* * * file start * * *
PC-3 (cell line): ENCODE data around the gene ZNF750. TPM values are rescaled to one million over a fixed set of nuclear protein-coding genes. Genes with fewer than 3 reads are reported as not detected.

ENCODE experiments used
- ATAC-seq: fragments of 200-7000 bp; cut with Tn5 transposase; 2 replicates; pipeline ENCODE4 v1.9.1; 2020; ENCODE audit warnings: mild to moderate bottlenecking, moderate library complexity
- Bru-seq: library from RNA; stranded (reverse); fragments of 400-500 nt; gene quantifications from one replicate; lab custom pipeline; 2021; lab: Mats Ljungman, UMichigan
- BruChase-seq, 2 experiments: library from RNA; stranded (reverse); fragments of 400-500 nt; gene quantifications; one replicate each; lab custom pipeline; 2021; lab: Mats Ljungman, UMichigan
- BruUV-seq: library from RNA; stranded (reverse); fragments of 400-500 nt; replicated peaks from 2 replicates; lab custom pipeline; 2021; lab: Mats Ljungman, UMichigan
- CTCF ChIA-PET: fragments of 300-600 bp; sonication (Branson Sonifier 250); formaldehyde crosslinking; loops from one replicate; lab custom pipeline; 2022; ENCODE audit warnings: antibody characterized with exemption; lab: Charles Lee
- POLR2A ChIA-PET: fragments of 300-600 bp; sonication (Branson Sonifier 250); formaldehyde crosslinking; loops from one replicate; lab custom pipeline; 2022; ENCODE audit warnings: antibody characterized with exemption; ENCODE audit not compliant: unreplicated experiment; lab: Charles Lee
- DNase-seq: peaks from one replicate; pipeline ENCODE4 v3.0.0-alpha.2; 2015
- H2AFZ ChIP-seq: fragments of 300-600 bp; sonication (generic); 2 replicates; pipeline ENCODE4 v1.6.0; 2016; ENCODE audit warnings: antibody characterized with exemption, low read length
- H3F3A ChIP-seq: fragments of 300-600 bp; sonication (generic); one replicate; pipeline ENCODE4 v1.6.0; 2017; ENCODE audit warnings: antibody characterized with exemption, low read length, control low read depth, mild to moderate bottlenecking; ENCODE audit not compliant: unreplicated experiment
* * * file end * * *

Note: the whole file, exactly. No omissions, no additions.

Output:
PC-3 (cell line): ENCODE data around the gene ZNF750. TPM values are rescaled to one million over a fixed set of nuclear protein-coding genes. Genes with fewer than 3 reads are reported as not detected.

ENCODE experiments used
- ATAC-seq: fragments of 200-7000 bp; cut with Tn5 transposase; 2 replicates; pipeline ENCODE4 v1.9.1; 2020; ENCODE audit warnings: mild to moderate bottlenecking, moderate library complexity
- Bru-seq: library from RNA; stranded (reverse); fragments of 400-500 nt; gene quantifications from one replicate; lab custom pipeline; 2021; lab: Mats Ljungman, UMichigan
- BruChase-seq, 2 experiments: library from RNA; stranded (reverse); fragments of 400-500 nt; gene quantifications; one replicate each; lab custom pipeline; 2021; lab: Mats Ljungman, UMichigan
- BruUV-seq: library from RNA; stranded (reverse); fragments of 400-500 nt; replicated peaks from 2 replicates; lab custom pipeline; 2021; lab: Mats Ljungman, UMichigan
- CTCF ChIA-PET: fragments of 300-600 bp; sonication (Branson Sonifier 250); formaldehyde crosslinking; loops from one replicate; lab custom pipeline; 2022; ENCODE audit warnings: antibody characterized with exemption; lab: Charles Lee
- POLR2A ChIA-PET: fragments of 300-600 bp; sonication (Branson Sonifier 250); formaldehyde crosslinking; loops from one replicate; lab custom pipeline; 2022; ENCODE audit warnings: antibody characterized with exemption; ENCODE audit not compliant: unreplicated experiment; lab: Charles Lee
- DNase-seq: peaks from one replicate; pipeline ENCODE4 v3.0.0-alpha.2; 2015
- H2AFZ ChIP-seq: fragments of 300-600 bp; sonication (generic); 2 replicates; pipeline ENCODE4 v1.6.0; 2016; ENCODE audit warnings: antibody characterized with exemption, low read length
- H3F3A ChIP-seq: fragments of 300-600 bp; sonication (generic); one replicate; pipeline ENCODE4 v1.6.0; 2017; ENCODE audit warnings: antibody characterized with exemption, low read length, control low read depth, mild to moderate bottlenecking; ENCODE audit not compliant: unreplicated experiment